• Kyodo


The government’s goal of drawing 10 million foreign travelers a year is in sight following a report Wednesday that the monthly visitor count in July hit a record high of just over 1 million.

While a variety of efforts are being made both in the public and private sectors to attract tourists from abroad, particularly from Southeast Asia, some challenges remain in promoting foreign tourism, such as a lack of staff capable of speaking foreign languages at hotels and tourist spots.

The Japan National Tourist Organization, a government body, said foreign visitor numbers to Japan in July jumped 18.4 percent from a year earlier to an estimated 1,003,000, topping 1 million in a month for the first time.

In addition to the growing availability of budget airlines and the weakening of the yen, visa waivers — introduced in July — for short-term travelers from Malaysia and Thailand are thought to be behind the strong rise.

With the cumulative visitor count from January to July having reached 5.96 million, a JNTO official said, “Achieving 10 million visitors is possible if this pace continues.”

The increase in foreign tourists has clearly been a boon to the economy, filling hotel rooms and pushing up revenues at retailers.

The Imperial Hotel in Tokyo said foreign guest numbers increased more than 20 percent from the same period last year between April and July, while the Takashimaya department store in Tokyo said customers buying duty-free goods hit a record high in July.

“Customers seem to think goods are undervalued due to the weak yen,” a Takashimaya representative said. “We are seeing the growth of customers not only from among the wealthy, but also from the middle class.”

In 2012, foreign tourists are estimated to have spent roughly ¥1 trillion on hotel accommodation, shopping and other activities in Japan, according to the Japan Tourism Agency.

Seeing the potentially huge impact of foreign tourists on the economy, the government added a target of increasing the number of foreign tourists to 30 million per year in 2030 to its growth strategy approved by the Cabinet in June. The government estimates that achieving the goal would constitute a ¥10 trillion boost to the economy.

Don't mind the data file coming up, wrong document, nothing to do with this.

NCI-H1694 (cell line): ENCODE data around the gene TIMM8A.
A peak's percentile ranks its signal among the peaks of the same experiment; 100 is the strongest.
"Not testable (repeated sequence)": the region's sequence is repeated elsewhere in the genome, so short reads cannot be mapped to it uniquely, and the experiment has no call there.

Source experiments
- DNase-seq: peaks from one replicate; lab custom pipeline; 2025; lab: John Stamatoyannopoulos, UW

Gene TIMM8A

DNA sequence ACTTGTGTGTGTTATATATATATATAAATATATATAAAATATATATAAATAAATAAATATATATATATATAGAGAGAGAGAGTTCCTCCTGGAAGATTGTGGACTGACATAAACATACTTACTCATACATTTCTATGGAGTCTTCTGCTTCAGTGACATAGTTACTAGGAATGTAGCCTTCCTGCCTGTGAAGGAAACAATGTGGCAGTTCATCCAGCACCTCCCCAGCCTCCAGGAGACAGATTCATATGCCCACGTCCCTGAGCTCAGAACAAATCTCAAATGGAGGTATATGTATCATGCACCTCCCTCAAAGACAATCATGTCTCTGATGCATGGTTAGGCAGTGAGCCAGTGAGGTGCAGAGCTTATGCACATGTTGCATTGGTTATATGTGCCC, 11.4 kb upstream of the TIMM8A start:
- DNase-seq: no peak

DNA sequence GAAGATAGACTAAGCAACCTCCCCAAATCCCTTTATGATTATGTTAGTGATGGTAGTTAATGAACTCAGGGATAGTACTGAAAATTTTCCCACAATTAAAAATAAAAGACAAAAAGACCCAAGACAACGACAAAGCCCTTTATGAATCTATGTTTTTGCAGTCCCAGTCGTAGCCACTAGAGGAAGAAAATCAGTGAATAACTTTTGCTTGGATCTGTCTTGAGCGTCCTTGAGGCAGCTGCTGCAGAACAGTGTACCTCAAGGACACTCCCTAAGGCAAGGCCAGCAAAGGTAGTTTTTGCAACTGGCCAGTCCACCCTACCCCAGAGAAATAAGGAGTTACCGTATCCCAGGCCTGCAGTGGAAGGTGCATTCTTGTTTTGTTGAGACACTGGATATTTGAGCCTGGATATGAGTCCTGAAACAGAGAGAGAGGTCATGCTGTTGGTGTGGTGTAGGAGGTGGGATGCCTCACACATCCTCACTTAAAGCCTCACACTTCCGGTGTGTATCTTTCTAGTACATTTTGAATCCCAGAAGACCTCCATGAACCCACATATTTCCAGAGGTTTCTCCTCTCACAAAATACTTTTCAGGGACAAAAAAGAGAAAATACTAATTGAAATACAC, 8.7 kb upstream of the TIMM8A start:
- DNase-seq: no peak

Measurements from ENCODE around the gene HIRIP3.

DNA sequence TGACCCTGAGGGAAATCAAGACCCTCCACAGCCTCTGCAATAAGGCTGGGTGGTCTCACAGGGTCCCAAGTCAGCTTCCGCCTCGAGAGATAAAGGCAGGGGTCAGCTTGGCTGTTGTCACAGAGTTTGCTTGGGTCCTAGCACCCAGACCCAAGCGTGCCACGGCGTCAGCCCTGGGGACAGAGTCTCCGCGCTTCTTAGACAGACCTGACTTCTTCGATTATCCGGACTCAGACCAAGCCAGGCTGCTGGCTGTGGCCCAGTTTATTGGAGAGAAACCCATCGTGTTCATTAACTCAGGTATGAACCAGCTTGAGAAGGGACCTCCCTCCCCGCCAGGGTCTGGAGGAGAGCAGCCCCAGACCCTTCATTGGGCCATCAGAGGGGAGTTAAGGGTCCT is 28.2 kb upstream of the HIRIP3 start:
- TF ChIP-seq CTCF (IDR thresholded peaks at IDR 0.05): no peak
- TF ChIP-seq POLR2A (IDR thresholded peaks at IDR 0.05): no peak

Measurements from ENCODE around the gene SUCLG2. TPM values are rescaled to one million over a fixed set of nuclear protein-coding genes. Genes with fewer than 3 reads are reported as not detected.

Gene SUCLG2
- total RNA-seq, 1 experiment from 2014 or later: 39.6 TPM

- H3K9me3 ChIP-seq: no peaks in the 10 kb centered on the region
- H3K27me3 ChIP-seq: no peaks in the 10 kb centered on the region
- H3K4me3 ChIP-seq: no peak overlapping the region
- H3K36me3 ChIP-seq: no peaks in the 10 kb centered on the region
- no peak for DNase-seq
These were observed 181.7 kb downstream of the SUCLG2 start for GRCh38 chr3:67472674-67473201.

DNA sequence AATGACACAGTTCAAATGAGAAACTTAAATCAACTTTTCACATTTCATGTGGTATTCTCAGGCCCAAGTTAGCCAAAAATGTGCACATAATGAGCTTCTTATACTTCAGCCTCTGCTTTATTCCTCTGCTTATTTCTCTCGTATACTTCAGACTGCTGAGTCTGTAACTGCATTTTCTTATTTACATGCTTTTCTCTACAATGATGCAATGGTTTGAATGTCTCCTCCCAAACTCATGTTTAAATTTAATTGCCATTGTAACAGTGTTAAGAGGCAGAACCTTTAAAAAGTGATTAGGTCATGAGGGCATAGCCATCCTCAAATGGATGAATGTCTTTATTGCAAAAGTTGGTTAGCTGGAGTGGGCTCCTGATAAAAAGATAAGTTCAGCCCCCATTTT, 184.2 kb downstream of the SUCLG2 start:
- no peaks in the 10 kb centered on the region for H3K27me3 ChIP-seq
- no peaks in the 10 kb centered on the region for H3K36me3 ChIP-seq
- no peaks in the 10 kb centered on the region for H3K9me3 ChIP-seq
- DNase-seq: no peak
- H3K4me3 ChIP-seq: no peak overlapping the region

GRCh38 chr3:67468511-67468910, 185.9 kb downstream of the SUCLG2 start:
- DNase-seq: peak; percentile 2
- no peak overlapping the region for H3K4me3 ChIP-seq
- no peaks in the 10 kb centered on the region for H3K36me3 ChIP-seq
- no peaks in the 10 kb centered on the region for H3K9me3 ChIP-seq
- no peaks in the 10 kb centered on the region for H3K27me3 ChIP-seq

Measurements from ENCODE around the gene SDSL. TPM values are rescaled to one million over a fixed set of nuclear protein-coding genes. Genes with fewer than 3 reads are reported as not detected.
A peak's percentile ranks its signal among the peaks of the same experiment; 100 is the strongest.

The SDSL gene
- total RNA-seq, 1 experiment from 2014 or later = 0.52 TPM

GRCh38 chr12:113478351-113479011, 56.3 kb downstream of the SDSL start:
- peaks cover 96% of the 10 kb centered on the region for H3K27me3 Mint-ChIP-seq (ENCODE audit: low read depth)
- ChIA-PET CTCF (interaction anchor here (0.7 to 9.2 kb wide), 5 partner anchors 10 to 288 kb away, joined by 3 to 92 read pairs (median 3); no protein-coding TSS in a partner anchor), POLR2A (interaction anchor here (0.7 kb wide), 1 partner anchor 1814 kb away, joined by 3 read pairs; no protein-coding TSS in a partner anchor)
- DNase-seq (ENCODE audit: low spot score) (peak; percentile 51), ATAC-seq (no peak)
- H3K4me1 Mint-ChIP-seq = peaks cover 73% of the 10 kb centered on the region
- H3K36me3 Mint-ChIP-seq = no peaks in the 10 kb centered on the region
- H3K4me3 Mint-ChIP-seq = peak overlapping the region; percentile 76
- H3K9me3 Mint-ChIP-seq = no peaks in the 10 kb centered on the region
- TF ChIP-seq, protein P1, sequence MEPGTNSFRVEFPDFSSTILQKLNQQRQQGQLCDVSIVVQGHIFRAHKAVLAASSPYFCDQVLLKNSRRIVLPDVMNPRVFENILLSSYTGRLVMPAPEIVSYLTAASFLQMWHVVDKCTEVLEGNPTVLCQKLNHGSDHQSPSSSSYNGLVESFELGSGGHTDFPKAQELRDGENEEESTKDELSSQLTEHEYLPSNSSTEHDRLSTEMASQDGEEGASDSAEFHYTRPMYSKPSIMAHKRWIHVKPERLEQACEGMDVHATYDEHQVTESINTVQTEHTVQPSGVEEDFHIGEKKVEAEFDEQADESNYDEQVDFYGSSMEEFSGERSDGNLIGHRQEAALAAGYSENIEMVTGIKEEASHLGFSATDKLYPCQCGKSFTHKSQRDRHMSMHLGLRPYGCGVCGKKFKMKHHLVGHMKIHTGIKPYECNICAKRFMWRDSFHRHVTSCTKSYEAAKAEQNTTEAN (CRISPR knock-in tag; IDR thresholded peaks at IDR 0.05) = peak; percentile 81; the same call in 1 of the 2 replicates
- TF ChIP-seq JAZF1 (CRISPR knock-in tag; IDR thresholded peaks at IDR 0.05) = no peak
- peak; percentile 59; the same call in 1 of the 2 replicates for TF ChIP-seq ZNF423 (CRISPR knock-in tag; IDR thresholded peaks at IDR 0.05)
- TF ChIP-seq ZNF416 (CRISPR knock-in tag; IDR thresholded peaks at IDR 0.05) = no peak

One major point of concern is the declining number of Chinese travelers, known for being big spenders, because of deteriorating diplomatic relations over an island dispute and top Japanese officials’ visits to Yasukuni Shrine, seen as a symbol of Japan’s militarist past.

Against such a backdrop, “there is a need to attract travelers from Southeast Asia, where a surge in overseas travel is expected due to economic growth,” a Japan Tourism Agency executive said.

In Yokohama, the Shin-Yokohama Ramen Museum, a collection of noodle eateries, attracts 100,000 foreign tourists each year, mainly from Taiwan and Thailand.

In an attempt to draw more travelers from Southeast Asia, home to a large number of Muslims, the “museum” in July established a prayer area and also made available food items for vegetarians and Muslims.

A 54-year-old Indonesian man who was recently on a tour to Japan with his family ordered a miso ramen that does not contain pork, forbidden in Islam. “I was able to eat authentic ramen with peace of mind,” he said. Indonesia is home to the world’s largest population of Muslims.

Landmark sites outside the Tokyo metropolis have also been stepping up their efforts at luring foreign tourists.

Hokkaido has seen rapid growth in travelers from Thailand, thanks in part to Thai Airways International, which began flying nonstop from Bangkok to Sapporo in October last year.

To boost travelers from other Southeast Asian countries, the Hokkaido Tourism Organization has been working to attract travelers on company sponsored package tours from Vietnam. Hokkaido tourism officials are also promoting the prefecture, known for ski and snowboarding in winter and relatively cool weather in summer, to Indonesian travel agents and media organizations.

“Tourism is a leading industry of Hokkaido,” said Atsushi Kasai, an official with the Hokkaido department of economic affairs. “As the domestic market shrinks due to the falling birthrate, expectations are high for foreign tourists.”

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